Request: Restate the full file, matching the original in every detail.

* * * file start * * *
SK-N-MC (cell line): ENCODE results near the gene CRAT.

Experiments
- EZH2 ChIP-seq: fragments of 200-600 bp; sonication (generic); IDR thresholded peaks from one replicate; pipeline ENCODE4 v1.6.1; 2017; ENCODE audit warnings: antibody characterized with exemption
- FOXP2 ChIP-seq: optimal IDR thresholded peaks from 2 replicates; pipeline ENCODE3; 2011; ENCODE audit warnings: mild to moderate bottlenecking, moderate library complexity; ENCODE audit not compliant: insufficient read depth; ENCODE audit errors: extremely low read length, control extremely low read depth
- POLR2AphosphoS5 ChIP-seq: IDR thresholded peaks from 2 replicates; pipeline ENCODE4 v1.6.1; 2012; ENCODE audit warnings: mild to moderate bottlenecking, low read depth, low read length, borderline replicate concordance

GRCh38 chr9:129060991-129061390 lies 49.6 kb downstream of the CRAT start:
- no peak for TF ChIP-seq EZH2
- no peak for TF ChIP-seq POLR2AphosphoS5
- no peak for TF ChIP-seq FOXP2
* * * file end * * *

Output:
SK-N-MC (cell line): ENCODE results near the gene CRAT.

Experiments
- EZH2 ChIP-seq: fragments of 200-600 bp; sonication (generic); IDR thresholded peaks from one replicate; pipeline ENCODE4 v1.6.1; 2017; ENCODE audit warnings: antibody characterized with exemption
- FOXP2 ChIP-seq: optimal IDR thresholded peaks from 2 replicates; pipeline ENCODE3; 2011; ENCODE audit warnings: mild to moderate bottlenecking, moderate library complexity; ENCODE audit not compliant: insufficient read depth; ENCODE audit errors: extremely low read length, control extremely low read depth
- POLR2AphosphoS5 ChIP-seq: IDR thresholded peaks from 2 replicates; pipeline ENCODE4 v1.6.1; 2012; ENCODE audit warnings: mild to moderate bottlenecking, low read depth, low read length, borderline replicate concordance

GRCh38 chr9:129060991-129061390 lies 49.6 kb downstream of the CRAT start:
- no peak for TF ChIP-seq EZH2
- no peak for TF ChIP-seq POLR2AphosphoS5
- no peak for TF ChIP-seq FOXP2